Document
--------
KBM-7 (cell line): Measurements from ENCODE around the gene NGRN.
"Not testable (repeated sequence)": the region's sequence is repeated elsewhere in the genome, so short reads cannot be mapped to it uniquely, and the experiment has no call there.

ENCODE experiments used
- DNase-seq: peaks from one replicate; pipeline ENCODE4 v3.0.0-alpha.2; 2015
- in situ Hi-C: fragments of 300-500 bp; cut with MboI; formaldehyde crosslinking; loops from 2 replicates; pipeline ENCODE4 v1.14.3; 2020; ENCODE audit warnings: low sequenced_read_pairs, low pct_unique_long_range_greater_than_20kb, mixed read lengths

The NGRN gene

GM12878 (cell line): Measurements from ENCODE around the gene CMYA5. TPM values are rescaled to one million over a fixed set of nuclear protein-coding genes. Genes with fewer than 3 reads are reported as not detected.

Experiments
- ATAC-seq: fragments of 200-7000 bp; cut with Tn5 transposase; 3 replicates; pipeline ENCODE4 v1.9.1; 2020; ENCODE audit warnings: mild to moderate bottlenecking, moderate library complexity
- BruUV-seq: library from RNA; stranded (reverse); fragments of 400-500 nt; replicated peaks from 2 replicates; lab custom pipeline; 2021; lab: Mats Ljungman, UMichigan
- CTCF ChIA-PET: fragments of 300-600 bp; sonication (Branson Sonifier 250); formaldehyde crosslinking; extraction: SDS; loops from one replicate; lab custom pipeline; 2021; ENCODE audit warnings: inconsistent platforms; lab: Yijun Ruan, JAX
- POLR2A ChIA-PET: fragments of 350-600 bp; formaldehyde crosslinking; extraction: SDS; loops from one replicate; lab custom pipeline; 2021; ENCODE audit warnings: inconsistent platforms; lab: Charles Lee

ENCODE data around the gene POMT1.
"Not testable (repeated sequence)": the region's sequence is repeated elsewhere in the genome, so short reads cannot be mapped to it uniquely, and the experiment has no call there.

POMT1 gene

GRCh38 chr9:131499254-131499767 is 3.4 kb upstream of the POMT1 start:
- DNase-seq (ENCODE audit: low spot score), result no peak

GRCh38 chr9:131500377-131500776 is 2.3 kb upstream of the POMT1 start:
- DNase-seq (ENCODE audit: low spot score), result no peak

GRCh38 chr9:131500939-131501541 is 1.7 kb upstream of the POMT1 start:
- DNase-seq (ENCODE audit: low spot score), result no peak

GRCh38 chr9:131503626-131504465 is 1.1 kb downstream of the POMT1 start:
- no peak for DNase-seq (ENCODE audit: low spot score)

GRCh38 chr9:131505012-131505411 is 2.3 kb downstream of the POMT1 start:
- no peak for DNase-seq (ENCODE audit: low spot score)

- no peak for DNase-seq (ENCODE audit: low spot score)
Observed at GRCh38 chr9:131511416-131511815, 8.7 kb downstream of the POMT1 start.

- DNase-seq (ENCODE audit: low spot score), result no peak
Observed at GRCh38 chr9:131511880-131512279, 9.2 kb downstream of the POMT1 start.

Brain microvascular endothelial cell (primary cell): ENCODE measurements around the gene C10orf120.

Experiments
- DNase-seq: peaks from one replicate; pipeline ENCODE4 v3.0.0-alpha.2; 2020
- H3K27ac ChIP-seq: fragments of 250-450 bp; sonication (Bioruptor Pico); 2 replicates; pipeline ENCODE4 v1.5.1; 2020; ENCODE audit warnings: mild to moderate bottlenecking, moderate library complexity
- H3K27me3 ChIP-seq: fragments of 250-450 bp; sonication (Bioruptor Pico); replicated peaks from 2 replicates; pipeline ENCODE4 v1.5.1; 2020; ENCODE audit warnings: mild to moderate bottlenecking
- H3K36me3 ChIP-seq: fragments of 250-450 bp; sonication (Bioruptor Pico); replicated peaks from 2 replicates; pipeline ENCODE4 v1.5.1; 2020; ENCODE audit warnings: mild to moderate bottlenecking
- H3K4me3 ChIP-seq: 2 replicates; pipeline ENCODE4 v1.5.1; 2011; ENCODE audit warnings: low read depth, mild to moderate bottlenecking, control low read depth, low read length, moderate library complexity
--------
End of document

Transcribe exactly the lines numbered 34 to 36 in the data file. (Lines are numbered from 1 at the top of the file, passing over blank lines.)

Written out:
- H3K27me3 ChIP-seq: fragments of 250-450 bp; sonication (Bioruptor Pico); replicated peaks from 2 replicates; pipeline ENCODE4 v1.5.1; 2020; ENCODE audit warnings: mild to moderate bottlenecking
- H3K36me3 ChIP-seq: fragments of 250-450 bp; sonication (Bioruptor Pico); replicated peaks from 2 replicates; pipeline ENCODE4 v1.5.1; 2020; ENCODE audit warnings: mild to moderate bottlenecking
- H3K4me3 ChIP-seq: 2 replicates; pipeline ENCODE4 v1.5.1; 2011; ENCODE audit warnings: low read depth, mild to moderate bottlenecking, control low read depth, low read length, moderate library complexity